Combatting Cult Mind Control
|Series||Freedom of Mind Press|
|Subject||Cults, Mind control|
|Publisher||Park Street Press|
|Media type||Print (Hardcover)|
|LC Class||BP603 .H375 1988|
|Followed by||Releasing the Bonds: Empowering People to Think for Themselves, 2000|
Combatting Cult Mind Control: The #1 Best-selling Guide to Protection, Rescue, and Recovery from Destructive Cults is a non-fiction work by Steven Hassan. The author describes theories of mind control and cults based on the research of Margaret Singer and Robert Lifton as well as the cognitive dissonance theory of Leon Festinger. The book was published by Park Street Press, a New age and alternative beliefs publisher in 1988.
|“||One is impressed by Hassan's candor in describing his experiences both within the Unification Church and after his departure from it, especially his work as an exit counselor. Beyond its value as an illuminating personal account, this book is an informative and practical guide to cult-related issues. It is recommended both to lay persons who wish to become better informed on this topic and to professionals in health-related fields, clergy, attorneys, judges, and others whose responsibilities bring them into contact with cults, their members, and the families whose lives are affected.||”|
The sociologist Eileen Barker, who has studied the Unification Church, has commented on the book. She expressed several concerns but nevertheless recommended the book. The book has been reviewed in the American Journal of Psychiatry, and in the The Lancet.
"...A major contribution...For the first time, a skilled and ethical exit counselor has spelled out the details of the complicated yet understandable process of helping free a human being from the bondage of mental manipulation.....Steve Hassan has written a 'how to do something about it' book."
The book, originally published in 1988, is still in print and, according to the author's website, it has been re-published in seven different languages.
John B. Brown II of the "Pagan Unity Campaign" criticized a policy stated in the book (page 114) which says that although Hassan had '"decided not to participate in forcible interventions, believing it was imperative to find another approach"', "Forcible intervention can be kept as a last resort if all other attempts fail." Brown states that this indicates that Hassan advocates resorting to a forcible intervention if all other attempts fail.
According to Douglas Cowan, in this book Hassan utilizes a language opposing "freedom" and "captivity", based on the conceptual framework of brainwashing and thought control, and the alleged abuses of civil liberties and human rights. He writes that these are the precipitating motivation for secular anticultists such as Hassan.
Irving Hexham, professor of Religious Studies at the University of Calgary, writes that Hassan's description of destructive cults (page 37), as "a group which violates the rights of its members and damages them through the abusive techniques of unethical mind control" is not helpful as he fails to describe how to decide if a group is a cult or not, what are "abusive techniques" and what is "mind control".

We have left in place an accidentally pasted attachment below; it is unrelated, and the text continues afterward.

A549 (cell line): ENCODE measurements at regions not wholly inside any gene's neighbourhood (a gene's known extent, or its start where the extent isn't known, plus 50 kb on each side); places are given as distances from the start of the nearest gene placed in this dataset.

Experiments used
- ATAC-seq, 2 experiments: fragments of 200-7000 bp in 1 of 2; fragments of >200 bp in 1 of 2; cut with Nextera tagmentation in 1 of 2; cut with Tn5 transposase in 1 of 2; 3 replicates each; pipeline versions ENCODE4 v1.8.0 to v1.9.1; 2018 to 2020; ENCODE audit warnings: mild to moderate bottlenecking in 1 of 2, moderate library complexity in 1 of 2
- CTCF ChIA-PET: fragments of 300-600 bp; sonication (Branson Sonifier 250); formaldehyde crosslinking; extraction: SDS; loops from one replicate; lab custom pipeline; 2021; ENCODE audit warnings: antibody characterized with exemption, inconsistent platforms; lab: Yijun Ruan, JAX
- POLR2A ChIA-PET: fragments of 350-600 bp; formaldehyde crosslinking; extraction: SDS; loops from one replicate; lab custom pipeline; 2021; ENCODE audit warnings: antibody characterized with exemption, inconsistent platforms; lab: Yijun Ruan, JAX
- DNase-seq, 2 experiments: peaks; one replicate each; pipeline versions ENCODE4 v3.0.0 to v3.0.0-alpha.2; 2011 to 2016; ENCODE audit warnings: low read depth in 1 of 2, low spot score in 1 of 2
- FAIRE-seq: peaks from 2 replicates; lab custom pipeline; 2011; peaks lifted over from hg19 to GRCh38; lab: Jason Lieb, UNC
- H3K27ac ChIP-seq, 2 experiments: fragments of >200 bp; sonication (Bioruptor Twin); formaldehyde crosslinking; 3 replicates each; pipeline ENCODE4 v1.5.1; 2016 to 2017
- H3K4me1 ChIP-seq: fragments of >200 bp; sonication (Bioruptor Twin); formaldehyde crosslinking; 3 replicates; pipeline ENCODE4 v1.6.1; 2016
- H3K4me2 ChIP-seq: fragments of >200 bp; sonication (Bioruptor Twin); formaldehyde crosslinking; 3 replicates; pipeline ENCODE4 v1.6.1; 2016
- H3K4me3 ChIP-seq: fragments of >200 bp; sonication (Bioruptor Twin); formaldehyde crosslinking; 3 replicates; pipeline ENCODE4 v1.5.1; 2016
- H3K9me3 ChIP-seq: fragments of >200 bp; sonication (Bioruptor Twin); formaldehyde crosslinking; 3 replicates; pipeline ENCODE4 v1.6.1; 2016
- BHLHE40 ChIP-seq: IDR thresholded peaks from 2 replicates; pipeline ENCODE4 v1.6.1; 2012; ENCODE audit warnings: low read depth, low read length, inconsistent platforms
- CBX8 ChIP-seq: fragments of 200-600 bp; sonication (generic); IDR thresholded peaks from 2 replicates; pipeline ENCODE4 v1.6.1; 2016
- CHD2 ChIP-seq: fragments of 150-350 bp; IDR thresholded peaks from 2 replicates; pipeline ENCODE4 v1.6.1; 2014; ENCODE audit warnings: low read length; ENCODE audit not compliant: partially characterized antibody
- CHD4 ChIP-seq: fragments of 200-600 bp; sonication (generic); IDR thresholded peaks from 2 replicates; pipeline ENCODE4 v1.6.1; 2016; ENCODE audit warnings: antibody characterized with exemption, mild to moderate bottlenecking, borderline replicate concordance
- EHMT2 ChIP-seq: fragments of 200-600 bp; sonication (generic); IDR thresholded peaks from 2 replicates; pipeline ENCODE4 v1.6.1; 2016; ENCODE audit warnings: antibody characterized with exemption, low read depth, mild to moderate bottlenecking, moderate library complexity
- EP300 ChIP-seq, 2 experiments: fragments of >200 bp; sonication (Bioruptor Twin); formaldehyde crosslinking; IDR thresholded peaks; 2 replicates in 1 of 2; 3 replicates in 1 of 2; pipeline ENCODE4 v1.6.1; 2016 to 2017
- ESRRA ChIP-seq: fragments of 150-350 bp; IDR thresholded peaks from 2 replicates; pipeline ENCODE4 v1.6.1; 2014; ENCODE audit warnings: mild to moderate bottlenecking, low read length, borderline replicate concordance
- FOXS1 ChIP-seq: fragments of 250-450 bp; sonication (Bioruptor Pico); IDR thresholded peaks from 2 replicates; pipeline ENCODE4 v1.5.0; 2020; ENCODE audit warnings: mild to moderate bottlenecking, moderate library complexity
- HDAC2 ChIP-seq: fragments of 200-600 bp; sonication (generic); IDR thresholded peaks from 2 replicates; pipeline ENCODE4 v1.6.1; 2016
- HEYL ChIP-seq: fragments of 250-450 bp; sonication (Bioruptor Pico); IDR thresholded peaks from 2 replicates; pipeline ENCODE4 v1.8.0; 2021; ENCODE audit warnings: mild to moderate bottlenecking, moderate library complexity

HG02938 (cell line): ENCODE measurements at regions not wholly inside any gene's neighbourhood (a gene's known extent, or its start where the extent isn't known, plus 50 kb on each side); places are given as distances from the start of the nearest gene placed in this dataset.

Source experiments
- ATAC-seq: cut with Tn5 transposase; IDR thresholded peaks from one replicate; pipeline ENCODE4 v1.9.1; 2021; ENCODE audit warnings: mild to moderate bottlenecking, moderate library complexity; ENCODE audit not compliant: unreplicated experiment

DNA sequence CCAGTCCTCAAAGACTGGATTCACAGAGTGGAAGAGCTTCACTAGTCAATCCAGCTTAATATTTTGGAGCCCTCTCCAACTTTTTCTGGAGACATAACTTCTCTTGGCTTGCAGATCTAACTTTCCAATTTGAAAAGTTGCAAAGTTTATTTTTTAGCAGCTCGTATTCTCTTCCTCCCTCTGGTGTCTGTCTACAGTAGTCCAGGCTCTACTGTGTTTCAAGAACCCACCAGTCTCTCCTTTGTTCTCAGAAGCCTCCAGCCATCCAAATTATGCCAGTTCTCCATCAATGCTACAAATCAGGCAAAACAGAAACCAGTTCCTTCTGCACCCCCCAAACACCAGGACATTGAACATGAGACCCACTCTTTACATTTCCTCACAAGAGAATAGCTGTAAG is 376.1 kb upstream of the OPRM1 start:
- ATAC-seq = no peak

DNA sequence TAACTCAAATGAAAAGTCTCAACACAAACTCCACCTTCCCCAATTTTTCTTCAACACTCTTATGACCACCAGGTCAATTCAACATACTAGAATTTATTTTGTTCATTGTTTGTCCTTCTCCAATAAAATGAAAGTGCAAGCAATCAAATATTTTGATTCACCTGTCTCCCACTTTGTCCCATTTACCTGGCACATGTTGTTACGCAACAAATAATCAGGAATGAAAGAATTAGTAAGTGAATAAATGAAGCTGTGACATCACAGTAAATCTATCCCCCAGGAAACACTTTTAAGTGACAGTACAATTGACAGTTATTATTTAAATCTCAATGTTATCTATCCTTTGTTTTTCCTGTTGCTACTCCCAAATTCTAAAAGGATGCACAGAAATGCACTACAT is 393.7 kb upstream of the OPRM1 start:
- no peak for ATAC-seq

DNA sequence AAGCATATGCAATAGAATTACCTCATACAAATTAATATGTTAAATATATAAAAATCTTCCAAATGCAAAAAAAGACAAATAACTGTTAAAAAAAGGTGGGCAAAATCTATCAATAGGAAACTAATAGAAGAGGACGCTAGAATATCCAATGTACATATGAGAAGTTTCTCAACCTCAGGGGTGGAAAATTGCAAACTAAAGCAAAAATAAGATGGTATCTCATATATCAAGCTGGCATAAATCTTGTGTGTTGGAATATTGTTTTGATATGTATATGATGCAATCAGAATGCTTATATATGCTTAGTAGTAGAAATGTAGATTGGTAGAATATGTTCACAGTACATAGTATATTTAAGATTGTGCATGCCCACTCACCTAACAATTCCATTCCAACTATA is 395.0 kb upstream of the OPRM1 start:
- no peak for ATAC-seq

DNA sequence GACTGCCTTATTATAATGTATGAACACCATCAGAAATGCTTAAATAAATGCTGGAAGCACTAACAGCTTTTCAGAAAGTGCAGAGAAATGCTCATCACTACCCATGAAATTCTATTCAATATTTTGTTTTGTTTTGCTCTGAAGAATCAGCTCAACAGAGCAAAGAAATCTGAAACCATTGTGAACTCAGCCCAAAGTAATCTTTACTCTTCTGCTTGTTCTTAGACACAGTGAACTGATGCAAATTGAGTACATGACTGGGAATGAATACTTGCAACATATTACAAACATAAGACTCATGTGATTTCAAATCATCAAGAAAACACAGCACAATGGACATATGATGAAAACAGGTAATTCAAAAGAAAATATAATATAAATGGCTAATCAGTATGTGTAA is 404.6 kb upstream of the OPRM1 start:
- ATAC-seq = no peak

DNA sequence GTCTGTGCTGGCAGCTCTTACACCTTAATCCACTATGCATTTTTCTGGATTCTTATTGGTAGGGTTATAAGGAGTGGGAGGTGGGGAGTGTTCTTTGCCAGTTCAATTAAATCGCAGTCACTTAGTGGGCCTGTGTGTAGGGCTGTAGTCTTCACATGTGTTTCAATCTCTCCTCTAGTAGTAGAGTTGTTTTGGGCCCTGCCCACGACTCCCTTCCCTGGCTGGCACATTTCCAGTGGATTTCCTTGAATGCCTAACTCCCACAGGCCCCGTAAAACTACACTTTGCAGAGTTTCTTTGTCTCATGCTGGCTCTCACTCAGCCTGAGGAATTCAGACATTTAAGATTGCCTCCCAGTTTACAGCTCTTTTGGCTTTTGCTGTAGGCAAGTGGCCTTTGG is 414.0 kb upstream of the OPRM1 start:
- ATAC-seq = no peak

- Louis Jolyon West, M.D. American Journal of Psychiatry. 147:7 July 1990.
- Church Times (UK) 23 November 1990 p. 13]
- American Journal of Psychiatry 147:7 July 1990
- Review of Books The Lancet, Peter Tyrer, 24 June 1989
- Presskit, Freedom of Mind Center, Steven Hassan, 2006
- Brown II, John B. (13 July 2006), "Jehovah's Witnesses and the Anticult Movement: Human Rights Issues", Religion, Globalization, and Conflict: International Perspectives, San Diego State University, San Diego, California: CESNUR, retrieved 2010-03-02
- Cowan, Douglas E. Bearing False Witness?: An Introduction to the Christian Countercult, pp.22-3, Praeger/Greenwood (2003), ISBN 0-275-97459-6
- Hexham, Irving and Poewe, Karla, New Religions as Global Cultures: Making the Human Sacred, pp.27, Westview Press (1997), ISBN 0-8133-2508-0. "In his book combating Cult Mind Control, Steven Hassan says a "destructive cult . . . is a group which violates the rights of its members and damages them through the abusive techniques of unethical mind control" ( Hassan 1990: 37 ). "The problem with definitions like this is that they raise more problems than they solve. Before we can decide whether a group is a cult or not, we must first define 'rights,' 'abusive techniques,' and 'mind control.' Hassan attempts to do this, but his explanations are not very helpful."
- Freedom of Mind website, Steven Hassan, 2006
- Bromley, David G., The Politics of Religious Apostasy, pp. 95–114, Praeger Publishers, 1998. ISBN 0-275-95508-7
- Book reviews
- The Mind Control Hypothesis, in-depth discussion of the work, 1999, John Engle
- Detailed review, The Lancet, Britain
- Geraldo Rivera, 1991 program, Combatting Cult Mind Control discussed